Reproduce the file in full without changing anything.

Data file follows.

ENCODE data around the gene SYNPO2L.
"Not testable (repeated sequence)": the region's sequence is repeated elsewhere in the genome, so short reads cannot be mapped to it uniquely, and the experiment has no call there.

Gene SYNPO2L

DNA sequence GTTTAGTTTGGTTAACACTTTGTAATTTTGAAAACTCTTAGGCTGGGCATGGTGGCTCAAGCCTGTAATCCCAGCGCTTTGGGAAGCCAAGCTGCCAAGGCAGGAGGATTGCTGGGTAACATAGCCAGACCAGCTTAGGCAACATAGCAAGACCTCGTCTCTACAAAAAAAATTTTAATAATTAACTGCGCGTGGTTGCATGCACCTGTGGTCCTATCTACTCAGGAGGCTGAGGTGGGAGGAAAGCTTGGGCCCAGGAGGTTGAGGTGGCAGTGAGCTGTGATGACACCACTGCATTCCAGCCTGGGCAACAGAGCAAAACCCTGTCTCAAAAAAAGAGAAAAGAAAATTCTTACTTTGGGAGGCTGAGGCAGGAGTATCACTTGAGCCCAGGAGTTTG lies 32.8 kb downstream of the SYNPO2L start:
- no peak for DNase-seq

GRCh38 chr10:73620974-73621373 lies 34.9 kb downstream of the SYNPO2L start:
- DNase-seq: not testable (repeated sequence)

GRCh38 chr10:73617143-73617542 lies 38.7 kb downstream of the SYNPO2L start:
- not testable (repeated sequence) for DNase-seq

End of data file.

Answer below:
ENCODE data around the gene SYNPO2L.
"Not testable (repeated sequence)": the region's sequence is repeated elsewhere in the genome, so short reads cannot be mapped to it uniquely, and the experiment has no call there.

Gene SYNPO2L

DNA sequence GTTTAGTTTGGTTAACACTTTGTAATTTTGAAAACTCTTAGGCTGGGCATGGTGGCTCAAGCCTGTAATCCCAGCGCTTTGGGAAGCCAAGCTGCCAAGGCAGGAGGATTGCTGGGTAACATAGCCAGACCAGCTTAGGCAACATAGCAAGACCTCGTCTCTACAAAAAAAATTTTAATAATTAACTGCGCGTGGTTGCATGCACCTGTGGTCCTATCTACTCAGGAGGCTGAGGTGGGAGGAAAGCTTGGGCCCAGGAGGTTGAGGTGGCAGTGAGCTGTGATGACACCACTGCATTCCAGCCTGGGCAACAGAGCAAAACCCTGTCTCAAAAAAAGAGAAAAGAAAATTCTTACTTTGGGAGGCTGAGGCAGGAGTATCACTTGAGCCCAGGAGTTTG lies 32.8 kb downstream of the SYNPO2L start:
- no peak for DNase-seq

GRCh38 chr10:73620974-73621373 lies 34.9 kb downstream of the SYNPO2L start:
- DNase-seq: not testable (repeated sequence)

GRCh38 chr10:73617143-73617542 lies 38.7 kb downstream of the SYNPO2L start:
- not testable (repeated sequence) for DNase-seq